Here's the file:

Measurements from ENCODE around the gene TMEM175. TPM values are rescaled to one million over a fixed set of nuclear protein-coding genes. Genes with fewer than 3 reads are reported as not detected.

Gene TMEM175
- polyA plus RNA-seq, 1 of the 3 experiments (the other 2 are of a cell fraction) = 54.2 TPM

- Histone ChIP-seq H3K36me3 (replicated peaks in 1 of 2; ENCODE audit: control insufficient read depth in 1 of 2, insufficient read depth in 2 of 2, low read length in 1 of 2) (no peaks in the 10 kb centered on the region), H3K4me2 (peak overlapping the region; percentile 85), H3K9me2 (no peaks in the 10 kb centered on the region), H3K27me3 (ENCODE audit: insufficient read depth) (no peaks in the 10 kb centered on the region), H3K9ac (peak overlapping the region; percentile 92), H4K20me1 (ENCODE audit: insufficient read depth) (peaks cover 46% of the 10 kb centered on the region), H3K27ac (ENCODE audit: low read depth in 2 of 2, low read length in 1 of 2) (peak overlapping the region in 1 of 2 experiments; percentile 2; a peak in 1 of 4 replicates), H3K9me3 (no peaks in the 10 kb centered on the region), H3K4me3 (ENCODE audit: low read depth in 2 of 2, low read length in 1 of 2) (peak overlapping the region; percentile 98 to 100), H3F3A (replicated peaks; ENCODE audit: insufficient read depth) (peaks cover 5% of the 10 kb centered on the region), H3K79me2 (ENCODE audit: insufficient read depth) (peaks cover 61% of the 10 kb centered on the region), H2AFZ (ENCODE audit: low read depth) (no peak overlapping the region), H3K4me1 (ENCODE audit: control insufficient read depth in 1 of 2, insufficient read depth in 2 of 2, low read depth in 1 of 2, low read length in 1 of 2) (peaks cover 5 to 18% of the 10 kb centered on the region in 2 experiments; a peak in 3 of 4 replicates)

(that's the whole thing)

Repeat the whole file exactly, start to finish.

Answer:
Measurements from ENCODE around the gene TMEM175. TPM values are rescaled to one million over a fixed set of nuclear protein-coding genes. Genes with fewer than 3 reads are reported as not detected.

Gene TMEM175
- polyA plus RNA-seq, 1 of the 3 experiments (the other 2 are of a cell fraction) = 54.2 TPM

- Histone ChIP-seq H3K36me3 (replicated peaks in 1 of 2; ENCODE audit: control insufficient read depth in 1 of 2, insufficient read depth in 2 of 2, low read length in 1 of 2) (no peaks in the 10 kb centered on the region), H3K4me2 (peak overlapping the region; percentile 85), H3K9me2 (no peaks in the 10 kb centered on the region), H3K27me3 (ENCODE audit: insufficient read depth) (no peaks in the 10 kb centered on the region), H3K9ac (peak overlapping the region; percentile 92), H4K20me1 (ENCODE audit: insufficient read depth) (peaks cover 46% of the 10 kb centered on the region), H3K27ac (ENCODE audit: low read depth in 2 of 2, low read length in 1 of 2) (peak overlapping the region in 1 of 2 experiments; percentile 2; a peak in 1 of 4 replicates), H3K9me3 (no peaks in the 10 kb centered on the region), H3K4me3 (ENCODE audit: low read depth in 2 of 2, low read length in 1 of 2) (peak overlapping the region; percentile 98 to 100), H3F3A (replicated peaks; ENCODE audit: insufficient read depth) (peaks cover 5% of the 10 kb centered on the region), H3K79me2 (ENCODE audit: insufficient read depth) (peaks cover 61% of the 10 kb centered on the region), H2AFZ (ENCODE audit: low read depth) (no peak overlapping the region), H3K4me1 (ENCODE audit: control insufficient read depth in 1 of 2, insufficient read depth in 2 of 2, low read depth in 1 of 2, low read length in 1 of 2) (peaks cover 5 to 18% of the 10 kb centered on the region in 2 experiments; a peak in 3 of 4 replicates)